3D printing uses computer models to print objects layer by layer. Laboratories around the world are deploying this technology to speed up traditional research methods and make them more productive.
One way 3D printing helps researchers is by reducing the cost of equipment involved in research. 3D printing plastic parts and components is cheaper and faster than waiting for them to be made and delivered by an outside vendor. Hence they can be used as consumable items, that are put to use once and discarded without the need for clean ups.
3D printing and printers are becoming a standard tool for scientific research, helping scientists to fabricate parts custom made for an experiment. They also help in replacing damaged parts of a certain apparatus in a clean, cheap manner. 3D printers also make it easy to make life size models of molecules and atoms, helping researchers to better understand the materials involved in their experiments.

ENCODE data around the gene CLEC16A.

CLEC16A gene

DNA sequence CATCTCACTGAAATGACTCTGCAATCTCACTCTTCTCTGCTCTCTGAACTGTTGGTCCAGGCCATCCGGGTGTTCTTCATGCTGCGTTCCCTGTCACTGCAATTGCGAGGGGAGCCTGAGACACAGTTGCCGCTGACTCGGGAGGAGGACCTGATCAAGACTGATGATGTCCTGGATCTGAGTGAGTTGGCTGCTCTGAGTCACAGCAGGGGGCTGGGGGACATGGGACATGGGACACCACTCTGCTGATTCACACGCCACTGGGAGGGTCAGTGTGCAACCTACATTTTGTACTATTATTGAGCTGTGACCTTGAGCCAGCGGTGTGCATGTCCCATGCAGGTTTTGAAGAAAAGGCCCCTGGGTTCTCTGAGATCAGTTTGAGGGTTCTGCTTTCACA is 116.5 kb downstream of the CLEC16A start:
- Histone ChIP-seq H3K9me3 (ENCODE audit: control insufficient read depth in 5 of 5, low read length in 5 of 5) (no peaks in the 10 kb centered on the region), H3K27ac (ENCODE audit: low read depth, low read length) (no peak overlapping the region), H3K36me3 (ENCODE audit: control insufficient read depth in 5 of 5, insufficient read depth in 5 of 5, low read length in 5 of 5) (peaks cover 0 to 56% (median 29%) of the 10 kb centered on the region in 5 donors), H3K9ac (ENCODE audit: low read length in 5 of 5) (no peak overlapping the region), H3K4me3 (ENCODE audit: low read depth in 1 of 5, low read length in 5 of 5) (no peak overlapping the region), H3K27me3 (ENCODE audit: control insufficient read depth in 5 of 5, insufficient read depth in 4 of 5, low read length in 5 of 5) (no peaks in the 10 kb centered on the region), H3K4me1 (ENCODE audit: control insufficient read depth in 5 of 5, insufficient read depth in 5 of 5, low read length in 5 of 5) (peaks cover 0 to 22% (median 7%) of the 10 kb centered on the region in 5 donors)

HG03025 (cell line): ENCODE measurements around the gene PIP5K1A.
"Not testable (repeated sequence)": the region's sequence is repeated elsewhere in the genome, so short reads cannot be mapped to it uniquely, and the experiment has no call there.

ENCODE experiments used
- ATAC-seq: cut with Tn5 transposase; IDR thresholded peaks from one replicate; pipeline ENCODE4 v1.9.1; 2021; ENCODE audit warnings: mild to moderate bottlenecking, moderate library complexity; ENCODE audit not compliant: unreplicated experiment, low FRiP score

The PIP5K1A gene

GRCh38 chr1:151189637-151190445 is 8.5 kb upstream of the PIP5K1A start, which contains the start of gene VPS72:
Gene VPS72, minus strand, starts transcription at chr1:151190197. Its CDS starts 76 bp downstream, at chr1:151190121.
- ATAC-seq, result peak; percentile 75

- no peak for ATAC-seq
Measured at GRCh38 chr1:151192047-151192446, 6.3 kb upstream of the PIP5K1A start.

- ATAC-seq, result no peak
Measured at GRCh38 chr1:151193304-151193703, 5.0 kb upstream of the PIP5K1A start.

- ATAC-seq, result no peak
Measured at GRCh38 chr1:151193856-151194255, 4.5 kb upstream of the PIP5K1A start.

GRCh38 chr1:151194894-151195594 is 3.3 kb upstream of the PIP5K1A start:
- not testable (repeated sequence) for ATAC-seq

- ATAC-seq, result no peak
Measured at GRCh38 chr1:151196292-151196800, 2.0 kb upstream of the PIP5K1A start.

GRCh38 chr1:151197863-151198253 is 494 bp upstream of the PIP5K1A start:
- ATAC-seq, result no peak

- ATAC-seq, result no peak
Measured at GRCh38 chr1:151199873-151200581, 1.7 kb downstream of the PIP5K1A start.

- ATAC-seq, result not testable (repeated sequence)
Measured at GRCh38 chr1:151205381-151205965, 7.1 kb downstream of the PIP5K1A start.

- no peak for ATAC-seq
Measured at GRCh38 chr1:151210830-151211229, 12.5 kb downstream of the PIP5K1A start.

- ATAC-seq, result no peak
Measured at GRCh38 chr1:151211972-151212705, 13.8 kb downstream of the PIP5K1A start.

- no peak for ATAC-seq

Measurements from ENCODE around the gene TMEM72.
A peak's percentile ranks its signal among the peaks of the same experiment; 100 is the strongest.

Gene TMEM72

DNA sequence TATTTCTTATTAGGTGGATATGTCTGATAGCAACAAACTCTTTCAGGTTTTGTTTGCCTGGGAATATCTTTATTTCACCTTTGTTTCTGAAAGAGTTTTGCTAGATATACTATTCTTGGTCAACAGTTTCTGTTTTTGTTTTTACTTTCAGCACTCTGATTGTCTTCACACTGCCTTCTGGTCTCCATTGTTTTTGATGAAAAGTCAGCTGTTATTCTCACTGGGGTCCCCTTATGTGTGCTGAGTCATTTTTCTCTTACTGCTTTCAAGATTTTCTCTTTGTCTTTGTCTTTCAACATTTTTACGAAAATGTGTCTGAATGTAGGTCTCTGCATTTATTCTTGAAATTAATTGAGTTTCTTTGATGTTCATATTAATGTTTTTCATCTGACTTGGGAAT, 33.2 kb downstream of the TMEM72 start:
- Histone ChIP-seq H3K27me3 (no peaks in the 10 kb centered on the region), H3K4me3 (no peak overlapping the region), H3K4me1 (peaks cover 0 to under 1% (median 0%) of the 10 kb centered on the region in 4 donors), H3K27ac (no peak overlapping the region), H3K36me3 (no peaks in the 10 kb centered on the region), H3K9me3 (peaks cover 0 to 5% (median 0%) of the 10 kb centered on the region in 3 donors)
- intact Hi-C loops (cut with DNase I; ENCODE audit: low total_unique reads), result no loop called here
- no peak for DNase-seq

3D printing also helps researchers in medicine to print life like models of a body part or organs to study and practice complex surgical procedures. 3D scans of a patient’s body parts help in creating 3D models of a certain organ. Once printed they can be studied to design novel techniques of treatment and surgery.
3D printing is revolutionizing research in the oil industry by helping researchers to map and build 3D models of rocks. Printed 3D models of rocks provide researchers access to minute details of the various physical properties of a rock. This helps them understand how various mechanical, physical and natural forces affect rocks, paving the way for new drilling and oil extraction methods.